Prospects for Indiana Grain Crops Continue to Fade – Purdue Experts
As rain is forecast to continue falling for the next two weeks, the chances for recovery for Indiana’s flooded grain crops are becoming increasingly less optimistic according to Bob Nielsen, corn expert with Purdue Extension.
As some plants have been in standing water for up to three weeks without giving the plants’ root a chance to regenerate, both corn and soybeans are not expected to make a good showing this season. Heavy downpours since the beginning of June across the Midwest have flooded fields, cutting off oxygen to the crops’ roots, eventually killing them.
If the crops can receive a string of warm, dry weather root regeneration would be possible. “It is the rate and extent of that fresh root development that largely determines whether a waterlogged field will recover ‘strongly’ or not,” Nielsen said.
“I have been optimistic with my assessment, based on the possibility that the weather would moderate,” said Nielsen. “But every subsequent downpour pushes a few more fields off the cliff.”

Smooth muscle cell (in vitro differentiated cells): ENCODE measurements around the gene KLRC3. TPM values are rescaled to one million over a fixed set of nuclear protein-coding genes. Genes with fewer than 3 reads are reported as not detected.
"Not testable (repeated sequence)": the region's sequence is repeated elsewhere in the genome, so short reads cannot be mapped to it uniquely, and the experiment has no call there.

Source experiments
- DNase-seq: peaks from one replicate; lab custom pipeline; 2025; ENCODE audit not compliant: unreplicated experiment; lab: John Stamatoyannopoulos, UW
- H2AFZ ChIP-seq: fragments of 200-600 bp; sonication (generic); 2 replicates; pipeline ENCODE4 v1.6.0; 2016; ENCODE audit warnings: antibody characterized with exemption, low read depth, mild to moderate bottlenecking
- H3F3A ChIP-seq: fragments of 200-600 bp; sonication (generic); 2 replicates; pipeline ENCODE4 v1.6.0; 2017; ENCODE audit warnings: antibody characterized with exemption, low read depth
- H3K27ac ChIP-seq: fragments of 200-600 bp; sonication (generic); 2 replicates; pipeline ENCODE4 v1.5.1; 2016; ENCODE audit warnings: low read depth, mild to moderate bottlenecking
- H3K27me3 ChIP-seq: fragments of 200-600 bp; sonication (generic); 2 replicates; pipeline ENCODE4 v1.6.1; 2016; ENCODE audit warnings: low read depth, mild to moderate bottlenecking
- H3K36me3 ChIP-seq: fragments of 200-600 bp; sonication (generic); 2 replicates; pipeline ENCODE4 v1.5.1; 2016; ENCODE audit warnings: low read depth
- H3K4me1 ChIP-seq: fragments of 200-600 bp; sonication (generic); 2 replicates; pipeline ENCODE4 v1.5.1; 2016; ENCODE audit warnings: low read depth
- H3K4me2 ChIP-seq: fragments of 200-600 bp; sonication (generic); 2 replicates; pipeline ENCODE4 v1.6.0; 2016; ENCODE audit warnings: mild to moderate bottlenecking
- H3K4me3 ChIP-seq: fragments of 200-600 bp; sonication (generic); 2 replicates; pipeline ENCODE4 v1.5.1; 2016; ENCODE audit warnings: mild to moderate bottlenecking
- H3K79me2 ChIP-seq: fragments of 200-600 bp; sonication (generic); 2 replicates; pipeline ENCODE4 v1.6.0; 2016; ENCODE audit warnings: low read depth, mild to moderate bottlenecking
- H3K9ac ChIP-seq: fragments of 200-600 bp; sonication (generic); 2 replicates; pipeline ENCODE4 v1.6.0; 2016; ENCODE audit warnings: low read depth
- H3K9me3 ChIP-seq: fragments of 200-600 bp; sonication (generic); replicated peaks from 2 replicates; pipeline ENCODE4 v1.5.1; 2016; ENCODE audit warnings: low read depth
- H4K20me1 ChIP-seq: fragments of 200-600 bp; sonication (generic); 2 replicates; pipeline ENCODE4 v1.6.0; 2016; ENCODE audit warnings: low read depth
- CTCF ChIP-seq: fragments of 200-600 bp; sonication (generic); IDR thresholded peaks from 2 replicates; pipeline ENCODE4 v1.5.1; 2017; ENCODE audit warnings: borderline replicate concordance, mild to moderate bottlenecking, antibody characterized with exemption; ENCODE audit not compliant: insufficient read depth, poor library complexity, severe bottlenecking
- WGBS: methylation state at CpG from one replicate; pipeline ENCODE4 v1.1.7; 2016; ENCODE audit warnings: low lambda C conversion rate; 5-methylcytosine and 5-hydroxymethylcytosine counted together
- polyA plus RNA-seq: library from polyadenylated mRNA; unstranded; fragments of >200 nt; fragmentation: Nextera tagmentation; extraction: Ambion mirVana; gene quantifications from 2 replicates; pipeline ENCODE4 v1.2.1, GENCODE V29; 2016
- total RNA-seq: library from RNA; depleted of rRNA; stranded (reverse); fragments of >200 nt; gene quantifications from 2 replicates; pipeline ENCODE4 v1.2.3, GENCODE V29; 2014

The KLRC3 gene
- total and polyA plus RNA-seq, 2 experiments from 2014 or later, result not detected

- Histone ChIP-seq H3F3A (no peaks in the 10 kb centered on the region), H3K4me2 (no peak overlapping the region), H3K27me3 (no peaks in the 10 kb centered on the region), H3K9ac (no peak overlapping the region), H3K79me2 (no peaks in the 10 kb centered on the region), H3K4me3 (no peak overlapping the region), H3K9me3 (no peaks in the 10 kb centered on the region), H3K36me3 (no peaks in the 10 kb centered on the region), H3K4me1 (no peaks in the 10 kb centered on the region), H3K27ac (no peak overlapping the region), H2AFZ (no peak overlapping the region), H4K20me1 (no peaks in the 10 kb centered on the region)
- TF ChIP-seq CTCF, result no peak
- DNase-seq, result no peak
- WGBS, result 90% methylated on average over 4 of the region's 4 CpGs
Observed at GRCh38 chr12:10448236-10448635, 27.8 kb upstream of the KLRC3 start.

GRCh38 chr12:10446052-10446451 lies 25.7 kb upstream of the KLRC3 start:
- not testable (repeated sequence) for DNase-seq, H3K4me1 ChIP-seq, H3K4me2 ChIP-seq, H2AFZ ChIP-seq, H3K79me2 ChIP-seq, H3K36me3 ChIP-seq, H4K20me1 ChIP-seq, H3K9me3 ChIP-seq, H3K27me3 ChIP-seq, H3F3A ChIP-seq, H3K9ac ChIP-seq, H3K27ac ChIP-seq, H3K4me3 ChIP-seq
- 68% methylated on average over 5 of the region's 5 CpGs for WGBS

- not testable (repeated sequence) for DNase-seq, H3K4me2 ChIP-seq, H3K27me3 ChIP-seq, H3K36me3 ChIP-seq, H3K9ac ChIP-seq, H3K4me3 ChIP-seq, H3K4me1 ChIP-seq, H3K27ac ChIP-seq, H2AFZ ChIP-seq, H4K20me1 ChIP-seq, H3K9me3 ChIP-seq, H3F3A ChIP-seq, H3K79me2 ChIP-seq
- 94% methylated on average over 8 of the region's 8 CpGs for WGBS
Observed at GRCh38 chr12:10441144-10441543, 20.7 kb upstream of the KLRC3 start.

Under such conditions, growers are trying to decide whether to invest in the cost of nitrogen-based fertilizer applications. For struggling soybeans, applying nitrogen during the early reproductive phase of growth could be highly beneficial, however, “It’s hard to know whether you need a lot of nitrogen for these little corn plants,” said, soil fertility specialist, Jim Camberato. “It’s hard to tell if the return on investment is there.”